The Life Chances Strategy – trailed in the 2016 Queen’s speech – is aimed at developing ‘a more social approach’ to tackling poverty: it focuses on understanding how social problems combine to stifle opportunity. Dalia Ben-Galim writes that although this should be welcomed as a genuine attempt to support life chances for all families, aspects of it must be improved. Yet with the policy debate currently focused on the upcoming referendum, the strategy may not be getting the attention it deserves.
The long-awaited Life Chances Strategy is broadly centred on the early years and education, signaling that this will be a comprehensive approach tackling poverty and disadvantage. Such an approach is positive because it is backed up by research that demonstrates how the quality of family relationships matters to children’s life chances – regardless of family structure. Yet despite the multi-dimensional approach, the current proposals exclude income as a measure. This exclusion ignores a critical component: money is certainly not all there is to life, but it does matter, especially if you are struggling to make ends meet.
Money matters more for those in financial hardship. Our latest analysis shows that two in five children in single parent families (41 per cent) are living in poverty. The analysis also shows that children in some areas are even more at risk, with 46 per cent of children in London and the South living below the poverty line. At the same time, estimates from the Institute for Fiscal Studies show that things will only get worse with poverty rates for single parents set to almost double by 2020 if there is no change in the direction of policy.
Work is still the best route out of poverty. But too often it is not enough. In fact, single parent employment is at a record high, with many in work wanting to work more hours. And yet despite this, many working parents are still living in poverty: 32 per cent of children whose single parent works part-time are in poverty; and 20 percent of children are below the poverty line even though their parent is in full-time work. Persistent insecure and low-paid work makes single parents vulnerable to poverty.
Many working single parents call Gingerbread’s helpline for advice. With many paying roughly half their take home pay on a nursery place, they ask how they can afford to stay in work. A single parent said she had to cut her weekly working hours from 37 to 24 due to the high cost of childcare. Others are worried about decisions that they might have to make to either ‘heat’ or ‘eat’ as a result of changes to the Work Allowance with the introduction of Universal Credit.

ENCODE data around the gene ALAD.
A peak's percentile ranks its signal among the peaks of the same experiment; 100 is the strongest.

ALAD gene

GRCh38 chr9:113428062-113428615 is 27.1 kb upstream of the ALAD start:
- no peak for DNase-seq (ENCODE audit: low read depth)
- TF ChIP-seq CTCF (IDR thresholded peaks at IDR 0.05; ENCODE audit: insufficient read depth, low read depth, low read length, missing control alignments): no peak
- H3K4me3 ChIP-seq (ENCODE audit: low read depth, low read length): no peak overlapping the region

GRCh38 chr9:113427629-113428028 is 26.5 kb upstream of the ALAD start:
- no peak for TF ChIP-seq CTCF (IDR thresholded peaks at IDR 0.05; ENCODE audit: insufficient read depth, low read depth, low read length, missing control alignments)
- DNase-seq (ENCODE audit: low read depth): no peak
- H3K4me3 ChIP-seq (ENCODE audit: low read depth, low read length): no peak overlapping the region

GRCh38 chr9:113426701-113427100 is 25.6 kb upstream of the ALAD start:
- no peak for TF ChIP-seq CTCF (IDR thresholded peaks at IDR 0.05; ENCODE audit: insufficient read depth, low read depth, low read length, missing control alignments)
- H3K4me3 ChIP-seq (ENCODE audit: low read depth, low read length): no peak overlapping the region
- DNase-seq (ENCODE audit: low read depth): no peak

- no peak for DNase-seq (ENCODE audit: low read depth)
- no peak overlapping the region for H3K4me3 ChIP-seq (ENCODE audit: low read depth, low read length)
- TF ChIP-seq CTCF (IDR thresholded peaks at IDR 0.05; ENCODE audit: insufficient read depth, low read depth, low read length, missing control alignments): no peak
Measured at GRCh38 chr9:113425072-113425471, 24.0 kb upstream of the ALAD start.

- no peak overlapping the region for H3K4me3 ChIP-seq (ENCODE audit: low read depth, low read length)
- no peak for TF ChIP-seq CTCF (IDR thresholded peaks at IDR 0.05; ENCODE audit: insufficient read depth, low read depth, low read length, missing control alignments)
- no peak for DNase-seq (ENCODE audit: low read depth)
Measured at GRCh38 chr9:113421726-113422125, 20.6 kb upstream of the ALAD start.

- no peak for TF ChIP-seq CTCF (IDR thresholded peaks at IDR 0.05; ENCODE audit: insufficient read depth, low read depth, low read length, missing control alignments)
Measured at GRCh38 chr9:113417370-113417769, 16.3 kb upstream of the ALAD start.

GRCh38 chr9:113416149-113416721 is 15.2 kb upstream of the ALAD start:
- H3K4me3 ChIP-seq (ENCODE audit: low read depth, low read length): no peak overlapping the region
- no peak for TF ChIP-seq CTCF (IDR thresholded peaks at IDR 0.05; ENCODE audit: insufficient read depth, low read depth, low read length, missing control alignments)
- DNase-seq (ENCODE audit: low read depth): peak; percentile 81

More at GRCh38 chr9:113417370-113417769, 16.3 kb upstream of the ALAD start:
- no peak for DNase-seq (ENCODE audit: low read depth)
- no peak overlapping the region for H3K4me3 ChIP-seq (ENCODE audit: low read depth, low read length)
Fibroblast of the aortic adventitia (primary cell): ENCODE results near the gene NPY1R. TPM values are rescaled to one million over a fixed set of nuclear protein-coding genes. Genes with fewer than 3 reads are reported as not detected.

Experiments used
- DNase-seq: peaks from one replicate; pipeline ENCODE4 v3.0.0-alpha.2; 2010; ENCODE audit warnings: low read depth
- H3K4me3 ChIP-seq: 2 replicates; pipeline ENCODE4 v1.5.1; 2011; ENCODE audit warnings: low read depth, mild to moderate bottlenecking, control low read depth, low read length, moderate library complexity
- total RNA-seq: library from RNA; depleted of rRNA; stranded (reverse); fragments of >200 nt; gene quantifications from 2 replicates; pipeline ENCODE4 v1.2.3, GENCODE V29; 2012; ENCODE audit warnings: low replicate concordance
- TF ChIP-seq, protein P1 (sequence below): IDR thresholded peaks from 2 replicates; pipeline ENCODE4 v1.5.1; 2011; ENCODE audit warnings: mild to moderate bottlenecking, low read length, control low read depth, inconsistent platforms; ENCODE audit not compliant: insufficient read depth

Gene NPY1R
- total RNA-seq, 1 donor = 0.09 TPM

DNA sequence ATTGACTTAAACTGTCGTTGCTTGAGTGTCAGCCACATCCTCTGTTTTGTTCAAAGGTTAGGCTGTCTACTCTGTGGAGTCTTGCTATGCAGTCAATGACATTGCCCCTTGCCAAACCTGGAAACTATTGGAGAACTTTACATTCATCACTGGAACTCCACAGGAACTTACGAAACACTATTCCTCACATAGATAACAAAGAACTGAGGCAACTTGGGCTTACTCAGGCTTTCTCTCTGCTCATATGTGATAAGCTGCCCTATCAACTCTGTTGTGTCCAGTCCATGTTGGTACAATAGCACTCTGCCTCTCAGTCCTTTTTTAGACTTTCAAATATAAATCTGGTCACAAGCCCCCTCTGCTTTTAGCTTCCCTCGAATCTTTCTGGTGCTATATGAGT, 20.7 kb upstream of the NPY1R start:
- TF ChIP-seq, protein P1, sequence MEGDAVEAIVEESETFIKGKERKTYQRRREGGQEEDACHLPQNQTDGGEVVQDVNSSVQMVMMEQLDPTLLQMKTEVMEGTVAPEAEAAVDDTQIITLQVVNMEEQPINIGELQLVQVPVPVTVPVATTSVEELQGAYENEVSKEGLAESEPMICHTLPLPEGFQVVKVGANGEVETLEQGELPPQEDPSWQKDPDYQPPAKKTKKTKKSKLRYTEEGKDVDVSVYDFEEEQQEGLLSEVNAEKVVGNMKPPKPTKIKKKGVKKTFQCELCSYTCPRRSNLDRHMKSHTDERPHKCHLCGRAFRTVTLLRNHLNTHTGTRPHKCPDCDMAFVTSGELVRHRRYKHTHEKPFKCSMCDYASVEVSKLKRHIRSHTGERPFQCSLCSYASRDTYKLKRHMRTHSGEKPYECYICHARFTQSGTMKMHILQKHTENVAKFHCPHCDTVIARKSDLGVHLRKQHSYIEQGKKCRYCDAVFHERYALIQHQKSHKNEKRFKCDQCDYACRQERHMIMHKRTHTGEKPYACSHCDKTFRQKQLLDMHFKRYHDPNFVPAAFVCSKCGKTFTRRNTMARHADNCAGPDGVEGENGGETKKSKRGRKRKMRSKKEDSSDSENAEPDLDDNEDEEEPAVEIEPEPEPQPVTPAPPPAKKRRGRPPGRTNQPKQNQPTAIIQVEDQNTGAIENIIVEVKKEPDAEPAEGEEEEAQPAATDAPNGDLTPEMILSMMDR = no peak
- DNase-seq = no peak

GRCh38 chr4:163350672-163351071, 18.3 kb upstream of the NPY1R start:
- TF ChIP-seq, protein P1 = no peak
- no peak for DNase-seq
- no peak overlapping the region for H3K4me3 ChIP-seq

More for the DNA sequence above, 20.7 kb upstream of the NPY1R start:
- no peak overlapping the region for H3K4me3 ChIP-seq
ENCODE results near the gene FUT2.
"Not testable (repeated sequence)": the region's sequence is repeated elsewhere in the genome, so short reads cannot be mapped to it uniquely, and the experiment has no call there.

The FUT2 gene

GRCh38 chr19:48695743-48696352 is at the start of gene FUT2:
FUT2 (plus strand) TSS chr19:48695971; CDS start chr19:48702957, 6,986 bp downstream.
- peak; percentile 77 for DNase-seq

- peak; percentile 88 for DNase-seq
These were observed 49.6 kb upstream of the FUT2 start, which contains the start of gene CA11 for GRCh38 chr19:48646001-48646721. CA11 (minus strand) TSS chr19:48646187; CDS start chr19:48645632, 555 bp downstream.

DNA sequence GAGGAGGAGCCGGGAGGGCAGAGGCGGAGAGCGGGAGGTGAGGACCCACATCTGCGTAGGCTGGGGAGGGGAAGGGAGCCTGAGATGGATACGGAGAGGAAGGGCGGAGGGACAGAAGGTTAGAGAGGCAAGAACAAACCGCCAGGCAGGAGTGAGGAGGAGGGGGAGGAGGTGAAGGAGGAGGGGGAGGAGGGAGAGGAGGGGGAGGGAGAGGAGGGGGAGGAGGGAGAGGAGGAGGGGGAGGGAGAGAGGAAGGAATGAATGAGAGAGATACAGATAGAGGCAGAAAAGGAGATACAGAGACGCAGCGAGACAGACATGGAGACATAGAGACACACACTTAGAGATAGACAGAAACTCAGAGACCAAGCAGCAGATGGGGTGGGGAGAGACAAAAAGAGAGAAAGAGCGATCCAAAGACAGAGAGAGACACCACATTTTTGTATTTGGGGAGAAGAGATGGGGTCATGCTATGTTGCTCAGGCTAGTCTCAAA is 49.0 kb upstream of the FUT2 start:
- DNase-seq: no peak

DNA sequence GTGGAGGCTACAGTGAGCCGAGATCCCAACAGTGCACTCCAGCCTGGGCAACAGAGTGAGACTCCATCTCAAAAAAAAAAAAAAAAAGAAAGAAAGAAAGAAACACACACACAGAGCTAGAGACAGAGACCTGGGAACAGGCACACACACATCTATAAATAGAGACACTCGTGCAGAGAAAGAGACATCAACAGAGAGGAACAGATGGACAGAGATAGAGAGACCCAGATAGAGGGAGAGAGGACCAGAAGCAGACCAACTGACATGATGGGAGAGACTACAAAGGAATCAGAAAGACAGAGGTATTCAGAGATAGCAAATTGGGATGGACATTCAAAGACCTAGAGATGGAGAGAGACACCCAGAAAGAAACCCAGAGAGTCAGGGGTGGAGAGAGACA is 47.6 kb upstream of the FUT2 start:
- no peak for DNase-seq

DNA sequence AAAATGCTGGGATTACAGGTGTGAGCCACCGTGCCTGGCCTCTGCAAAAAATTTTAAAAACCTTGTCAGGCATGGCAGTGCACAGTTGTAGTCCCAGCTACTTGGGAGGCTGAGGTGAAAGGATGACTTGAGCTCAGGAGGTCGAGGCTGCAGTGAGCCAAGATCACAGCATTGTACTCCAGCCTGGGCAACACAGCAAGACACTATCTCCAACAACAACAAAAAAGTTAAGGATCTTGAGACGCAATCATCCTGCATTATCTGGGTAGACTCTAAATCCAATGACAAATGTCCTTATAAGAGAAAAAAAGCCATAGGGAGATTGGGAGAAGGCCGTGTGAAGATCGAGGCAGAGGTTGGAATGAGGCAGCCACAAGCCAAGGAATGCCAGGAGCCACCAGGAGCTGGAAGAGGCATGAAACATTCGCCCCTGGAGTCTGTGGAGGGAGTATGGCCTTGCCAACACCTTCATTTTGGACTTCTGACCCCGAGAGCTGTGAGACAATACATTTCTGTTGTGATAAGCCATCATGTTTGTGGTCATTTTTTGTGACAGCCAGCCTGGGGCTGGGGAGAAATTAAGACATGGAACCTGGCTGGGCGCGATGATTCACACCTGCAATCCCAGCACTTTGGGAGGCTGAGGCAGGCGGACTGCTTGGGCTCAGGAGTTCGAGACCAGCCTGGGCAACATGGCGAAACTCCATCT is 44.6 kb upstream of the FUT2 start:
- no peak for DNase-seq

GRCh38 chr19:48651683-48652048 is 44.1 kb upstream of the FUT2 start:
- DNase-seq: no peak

Single parents are already being hit hard by welfare cuts, and estimates are that they will continue to bear the brunt of future reforms. Reductions to in-work support as a result of a lower universal credit work allowance are likely to affect one million working single parents where, on average, and compared to the current system, working single parents will be £800 worse off annually.
A cut of the same magnitude is being used by the Chancellor as an argument for the UK to stay in the EU, suggesting that the Government recognises the impact of this type of loss. Changes to work allowance undermine the government’s agenda to make work pay and should be reconsidered.
Clearly, and similar to other policy areas, the Life Chances Strategy is very much at risk from the politics and fall-out from the EU referendum, currently dominating the media and policy debates. This debate is likely to run well beyond 23 June, with rumours of a cabinet reshuffle irrespective of the outcome. This is likely to further delay policy debate and discussion on what is the best way forward for children’s life chances. But ‘Brexit’ or ‘Remain’ will be of little significant to the families on the brink of poverty if the Life Chances Strategy fails to recognise income. This is harder with child poverty targets having been scrapped and welfare reforms starting to bite.
It is clear that the combination of cuts to benefits, the prevalence of precarious work and the high cost of childcare will lead to increases in child poverty rates. This will mitigate any positive impact of a Life Chances Strategy. It could be that such a strategy provides the vision of everyone to be ‘in’, but the reality is that a proportion of families remain ‘out’.